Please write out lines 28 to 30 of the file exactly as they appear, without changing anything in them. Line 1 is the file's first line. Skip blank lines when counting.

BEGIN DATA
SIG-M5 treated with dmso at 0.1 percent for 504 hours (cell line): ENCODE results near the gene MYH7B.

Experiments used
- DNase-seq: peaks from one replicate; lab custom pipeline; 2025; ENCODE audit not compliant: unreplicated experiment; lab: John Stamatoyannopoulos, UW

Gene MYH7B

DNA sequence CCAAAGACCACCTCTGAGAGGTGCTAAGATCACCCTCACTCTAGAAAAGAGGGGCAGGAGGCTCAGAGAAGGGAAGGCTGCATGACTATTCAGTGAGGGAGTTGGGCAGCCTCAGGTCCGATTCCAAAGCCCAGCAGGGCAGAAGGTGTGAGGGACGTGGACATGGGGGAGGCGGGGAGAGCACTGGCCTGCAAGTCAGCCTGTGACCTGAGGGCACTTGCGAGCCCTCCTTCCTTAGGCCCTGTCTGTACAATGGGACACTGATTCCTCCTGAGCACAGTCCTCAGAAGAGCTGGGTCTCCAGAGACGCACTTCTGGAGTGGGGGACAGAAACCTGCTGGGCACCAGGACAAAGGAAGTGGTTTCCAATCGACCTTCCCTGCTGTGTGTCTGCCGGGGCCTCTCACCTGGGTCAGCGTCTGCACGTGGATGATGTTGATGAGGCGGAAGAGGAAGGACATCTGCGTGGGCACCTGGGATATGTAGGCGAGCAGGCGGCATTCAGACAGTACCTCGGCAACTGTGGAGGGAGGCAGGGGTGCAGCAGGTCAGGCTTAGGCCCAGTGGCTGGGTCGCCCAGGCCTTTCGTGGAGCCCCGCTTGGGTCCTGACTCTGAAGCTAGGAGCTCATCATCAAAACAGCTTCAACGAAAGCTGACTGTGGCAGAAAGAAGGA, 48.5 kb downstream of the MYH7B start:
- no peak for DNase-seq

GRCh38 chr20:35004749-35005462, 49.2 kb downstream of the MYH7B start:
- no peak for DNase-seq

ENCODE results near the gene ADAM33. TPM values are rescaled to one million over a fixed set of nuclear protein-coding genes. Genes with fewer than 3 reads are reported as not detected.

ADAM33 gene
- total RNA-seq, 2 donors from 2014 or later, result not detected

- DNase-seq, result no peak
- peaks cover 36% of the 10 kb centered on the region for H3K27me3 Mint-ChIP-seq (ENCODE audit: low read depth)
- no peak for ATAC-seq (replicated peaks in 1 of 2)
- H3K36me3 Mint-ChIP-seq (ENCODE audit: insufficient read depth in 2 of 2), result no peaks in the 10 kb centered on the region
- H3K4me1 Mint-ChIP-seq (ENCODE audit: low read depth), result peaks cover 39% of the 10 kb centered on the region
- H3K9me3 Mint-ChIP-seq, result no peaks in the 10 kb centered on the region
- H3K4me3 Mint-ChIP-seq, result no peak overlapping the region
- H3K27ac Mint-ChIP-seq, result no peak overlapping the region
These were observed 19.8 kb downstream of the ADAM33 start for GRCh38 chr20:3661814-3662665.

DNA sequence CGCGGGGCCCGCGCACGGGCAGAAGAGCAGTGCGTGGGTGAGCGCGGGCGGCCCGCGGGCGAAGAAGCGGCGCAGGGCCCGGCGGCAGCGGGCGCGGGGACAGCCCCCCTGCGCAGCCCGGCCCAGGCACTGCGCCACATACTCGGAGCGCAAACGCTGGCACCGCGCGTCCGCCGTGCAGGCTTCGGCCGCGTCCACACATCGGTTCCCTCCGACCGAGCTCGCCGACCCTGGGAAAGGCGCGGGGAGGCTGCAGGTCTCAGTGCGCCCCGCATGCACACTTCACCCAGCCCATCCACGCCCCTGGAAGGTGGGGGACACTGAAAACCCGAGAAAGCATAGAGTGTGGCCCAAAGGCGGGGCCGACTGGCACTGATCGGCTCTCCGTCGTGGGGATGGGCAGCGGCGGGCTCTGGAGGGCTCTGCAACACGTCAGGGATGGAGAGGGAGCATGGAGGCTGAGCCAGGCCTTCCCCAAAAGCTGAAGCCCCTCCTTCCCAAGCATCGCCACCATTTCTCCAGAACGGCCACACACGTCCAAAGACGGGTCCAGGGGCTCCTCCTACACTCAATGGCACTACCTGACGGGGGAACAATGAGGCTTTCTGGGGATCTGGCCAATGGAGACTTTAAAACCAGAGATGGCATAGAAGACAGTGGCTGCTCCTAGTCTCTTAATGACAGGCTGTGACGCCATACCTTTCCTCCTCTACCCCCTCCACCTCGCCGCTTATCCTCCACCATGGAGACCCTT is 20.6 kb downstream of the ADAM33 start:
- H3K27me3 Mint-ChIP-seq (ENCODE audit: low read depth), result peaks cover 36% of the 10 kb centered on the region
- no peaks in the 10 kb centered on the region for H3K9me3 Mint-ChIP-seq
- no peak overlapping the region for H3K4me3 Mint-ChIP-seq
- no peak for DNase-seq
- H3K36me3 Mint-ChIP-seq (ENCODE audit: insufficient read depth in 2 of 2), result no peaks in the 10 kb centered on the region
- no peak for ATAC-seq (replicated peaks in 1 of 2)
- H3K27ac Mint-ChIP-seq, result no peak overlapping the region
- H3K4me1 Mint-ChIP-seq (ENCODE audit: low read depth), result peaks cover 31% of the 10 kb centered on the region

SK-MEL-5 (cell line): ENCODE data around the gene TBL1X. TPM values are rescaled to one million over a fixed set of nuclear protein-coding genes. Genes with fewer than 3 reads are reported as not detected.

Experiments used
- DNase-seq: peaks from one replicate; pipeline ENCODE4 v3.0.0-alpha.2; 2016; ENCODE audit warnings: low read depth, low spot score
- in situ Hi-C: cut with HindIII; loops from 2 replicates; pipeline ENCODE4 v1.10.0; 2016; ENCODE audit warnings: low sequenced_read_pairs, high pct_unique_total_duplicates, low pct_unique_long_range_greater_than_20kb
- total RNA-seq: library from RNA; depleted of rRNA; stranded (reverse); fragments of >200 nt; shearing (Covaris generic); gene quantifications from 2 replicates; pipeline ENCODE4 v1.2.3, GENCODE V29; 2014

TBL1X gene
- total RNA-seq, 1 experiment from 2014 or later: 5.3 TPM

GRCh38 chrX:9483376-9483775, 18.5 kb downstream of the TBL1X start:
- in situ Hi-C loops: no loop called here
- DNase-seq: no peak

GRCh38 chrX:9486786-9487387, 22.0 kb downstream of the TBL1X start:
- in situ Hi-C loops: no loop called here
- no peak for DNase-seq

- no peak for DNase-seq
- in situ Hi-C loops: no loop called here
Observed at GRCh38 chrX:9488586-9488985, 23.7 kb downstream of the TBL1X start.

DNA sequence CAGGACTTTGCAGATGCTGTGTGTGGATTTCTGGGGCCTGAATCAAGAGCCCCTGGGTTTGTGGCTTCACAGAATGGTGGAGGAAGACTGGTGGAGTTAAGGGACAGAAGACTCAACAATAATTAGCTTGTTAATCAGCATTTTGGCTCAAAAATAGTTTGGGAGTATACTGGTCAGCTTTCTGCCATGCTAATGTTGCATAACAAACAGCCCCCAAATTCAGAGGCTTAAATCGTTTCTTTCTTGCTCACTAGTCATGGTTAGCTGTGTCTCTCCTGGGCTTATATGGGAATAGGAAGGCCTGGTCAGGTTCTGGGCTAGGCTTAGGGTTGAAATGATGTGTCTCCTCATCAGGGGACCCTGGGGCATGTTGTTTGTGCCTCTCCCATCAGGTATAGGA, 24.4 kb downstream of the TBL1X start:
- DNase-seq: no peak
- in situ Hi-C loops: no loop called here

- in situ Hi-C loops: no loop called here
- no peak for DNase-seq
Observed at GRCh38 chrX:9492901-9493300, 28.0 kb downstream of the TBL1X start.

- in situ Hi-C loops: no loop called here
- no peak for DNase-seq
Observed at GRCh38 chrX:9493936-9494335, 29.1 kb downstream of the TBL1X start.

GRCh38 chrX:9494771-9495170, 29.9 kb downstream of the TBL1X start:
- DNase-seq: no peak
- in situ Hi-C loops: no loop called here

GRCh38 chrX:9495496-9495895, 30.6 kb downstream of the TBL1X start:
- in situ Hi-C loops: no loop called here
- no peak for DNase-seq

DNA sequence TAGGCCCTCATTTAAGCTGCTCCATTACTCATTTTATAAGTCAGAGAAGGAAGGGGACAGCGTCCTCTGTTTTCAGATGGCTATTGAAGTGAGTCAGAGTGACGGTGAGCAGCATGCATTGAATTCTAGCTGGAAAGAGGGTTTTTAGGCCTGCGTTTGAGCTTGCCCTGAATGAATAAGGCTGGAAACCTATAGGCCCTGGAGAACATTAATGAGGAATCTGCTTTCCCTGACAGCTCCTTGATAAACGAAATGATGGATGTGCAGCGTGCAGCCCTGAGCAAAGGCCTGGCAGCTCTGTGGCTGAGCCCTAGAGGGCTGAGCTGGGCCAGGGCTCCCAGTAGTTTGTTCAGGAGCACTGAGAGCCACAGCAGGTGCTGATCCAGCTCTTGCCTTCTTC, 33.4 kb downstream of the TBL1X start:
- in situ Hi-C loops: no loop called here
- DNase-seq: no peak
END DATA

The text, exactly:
- H3K27ac Mint-ChIP-seq, result no peak overlapping the region
- H3K4me1 Mint-ChIP-seq (ENCODE audit: low read depth), result peaks cover 31% of the 10 kb centered on the region

SK-MEL-5 (cell line): ENCODE data around the gene TBL1X. TPM values are rescaled to one million over a fixed set of nuclear protein-coding genes. Genes with fewer than 3 reads are reported as not detected.